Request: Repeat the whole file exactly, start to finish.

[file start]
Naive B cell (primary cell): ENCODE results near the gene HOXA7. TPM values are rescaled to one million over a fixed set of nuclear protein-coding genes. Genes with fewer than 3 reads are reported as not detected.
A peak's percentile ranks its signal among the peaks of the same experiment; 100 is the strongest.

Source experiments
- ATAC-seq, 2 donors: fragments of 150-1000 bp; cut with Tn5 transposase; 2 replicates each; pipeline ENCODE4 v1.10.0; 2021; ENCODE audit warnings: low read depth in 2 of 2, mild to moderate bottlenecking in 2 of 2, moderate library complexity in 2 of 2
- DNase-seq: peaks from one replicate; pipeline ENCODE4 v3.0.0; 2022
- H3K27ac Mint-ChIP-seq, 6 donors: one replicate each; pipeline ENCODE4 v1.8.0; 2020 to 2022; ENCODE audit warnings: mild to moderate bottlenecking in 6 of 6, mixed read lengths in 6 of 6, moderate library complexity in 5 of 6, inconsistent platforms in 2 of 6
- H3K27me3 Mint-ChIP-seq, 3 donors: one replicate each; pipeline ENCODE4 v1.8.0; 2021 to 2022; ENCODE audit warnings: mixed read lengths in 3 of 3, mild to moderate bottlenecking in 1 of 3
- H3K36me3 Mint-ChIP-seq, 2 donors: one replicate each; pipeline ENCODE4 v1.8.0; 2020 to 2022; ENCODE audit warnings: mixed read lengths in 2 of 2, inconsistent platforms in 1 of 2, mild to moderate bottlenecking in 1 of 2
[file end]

Naive B cell (primary cell): ENCODE results near the gene HOXA7. TPM values are rescaled to one million over a fixed set of nuclear protein-coding genes. Genes with fewer than 3 reads are reported as not detected.
A peak's percentile ranks its signal among the peaks of the same experiment; 100 is the strongest.

Source experiments
- ATAC-seq, 2 donors: fragments of 150-1000 bp; cut with Tn5 transposase; 2 replicates each; pipeline ENCODE4 v1.10.0; 2021; ENCODE audit warnings: low read depth in 2 of 2, mild to moderate bottlenecking in 2 of 2, moderate library complexity in 2 of 2
- DNase-seq: peaks from one replicate; pipeline ENCODE4 v3.0.0; 2022
- H3K27ac Mint-ChIP-seq, 6 donors: one replicate each; pipeline ENCODE4 v1.8.0; 2020 to 2022; ENCODE audit warnings: mild to moderate bottlenecking in 6 of 6, mixed read lengths in 6 of 6, moderate library complexity in 5 of 6, inconsistent platforms in 2 of 6
- H3K27me3 Mint-ChIP-seq, 3 donors: one replicate each; pipeline ENCODE4 v1.8.0; 2021 to 2022; ENCODE audit warnings: mixed read lengths in 3 of 3, mild to moderate bottlenecking in 1 of 3
- H3K36me3 Mint-ChIP-seq, 2 donors: one replicate each; pipeline ENCODE4 v1.8.0; 2020 to 2022; ENCODE audit warnings: mixed read lengths in 2 of 2, inconsistent platforms in 1 of 2, mild to moderate bottlenecking in 1 of 2